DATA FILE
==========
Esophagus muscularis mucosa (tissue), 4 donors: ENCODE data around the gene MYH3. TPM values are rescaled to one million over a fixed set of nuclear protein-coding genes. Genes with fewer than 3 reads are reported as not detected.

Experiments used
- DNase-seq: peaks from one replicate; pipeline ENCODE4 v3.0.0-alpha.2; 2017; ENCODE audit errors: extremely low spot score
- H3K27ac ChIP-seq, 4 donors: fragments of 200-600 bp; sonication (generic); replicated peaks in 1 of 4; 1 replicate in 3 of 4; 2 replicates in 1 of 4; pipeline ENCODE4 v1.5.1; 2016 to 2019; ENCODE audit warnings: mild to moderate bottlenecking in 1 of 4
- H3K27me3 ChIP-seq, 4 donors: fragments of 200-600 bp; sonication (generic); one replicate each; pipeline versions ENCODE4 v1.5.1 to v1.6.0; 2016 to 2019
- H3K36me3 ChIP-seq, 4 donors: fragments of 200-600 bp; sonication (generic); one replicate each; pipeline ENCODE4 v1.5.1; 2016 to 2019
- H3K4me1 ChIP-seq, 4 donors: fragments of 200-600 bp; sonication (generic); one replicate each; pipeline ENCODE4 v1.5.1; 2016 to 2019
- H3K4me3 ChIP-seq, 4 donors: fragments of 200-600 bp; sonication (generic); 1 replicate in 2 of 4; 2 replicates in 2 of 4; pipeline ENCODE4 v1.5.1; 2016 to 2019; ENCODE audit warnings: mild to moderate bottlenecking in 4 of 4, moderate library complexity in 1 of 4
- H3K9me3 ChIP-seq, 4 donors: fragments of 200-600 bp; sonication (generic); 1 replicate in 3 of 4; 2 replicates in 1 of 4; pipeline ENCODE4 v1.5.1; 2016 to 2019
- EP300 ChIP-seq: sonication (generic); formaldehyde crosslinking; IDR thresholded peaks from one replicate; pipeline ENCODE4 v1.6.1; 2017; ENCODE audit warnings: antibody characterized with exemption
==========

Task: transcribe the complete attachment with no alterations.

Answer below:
Esophagus muscularis mucosa (tissue), 4 donors: ENCODE data around the gene MYH3. TPM values are rescaled to one million over a fixed set of nuclear protein-coding genes. Genes with fewer than 3 reads are reported as not detected.

Experiments used
- DNase-seq: peaks from one replicate; pipeline ENCODE4 v3.0.0-alpha.2; 2017; ENCODE audit errors: extremely low spot score
- H3K27ac ChIP-seq, 4 donors: fragments of 200-600 bp; sonication (generic); replicated peaks in 1 of 4; 1 replicate in 3 of 4; 2 replicates in 1 of 4; pipeline ENCODE4 v1.5.1; 2016 to 2019; ENCODE audit warnings: mild to moderate bottlenecking in 1 of 4
- H3K27me3 ChIP-seq, 4 donors: fragments of 200-600 bp; sonication (generic); one replicate each; pipeline versions ENCODE4 v1.5.1 to v1.6.0; 2016 to 2019
- H3K36me3 ChIP-seq, 4 donors: fragments of 200-600 bp; sonication (generic); one replicate each; pipeline ENCODE4 v1.5.1; 2016 to 2019
- H3K4me1 ChIP-seq, 4 donors: fragments of 200-600 bp; sonication (generic); one replicate each; pipeline ENCODE4 v1.5.1; 2016 to 2019
- H3K4me3 ChIP-seq, 4 donors: fragments of 200-600 bp; sonication (generic); 1 replicate in 2 of 4; 2 replicates in 2 of 4; pipeline ENCODE4 v1.5.1; 2016 to 2019; ENCODE audit warnings: mild to moderate bottlenecking in 4 of 4, moderate library complexity in 1 of 4
- H3K9me3 ChIP-seq, 4 donors: fragments of 200-600 bp; sonication (generic); 1 replicate in 3 of 4; 2 replicates in 1 of 4; pipeline ENCODE4 v1.5.1; 2016 to 2019
- EP300 ChIP-seq: sonication (generic); formaldehyde crosslinking; IDR thresholded peaks from one replicate; pipeline ENCODE4 v1.6.1; 2017; ENCODE audit warnings: antibody characterized with exemption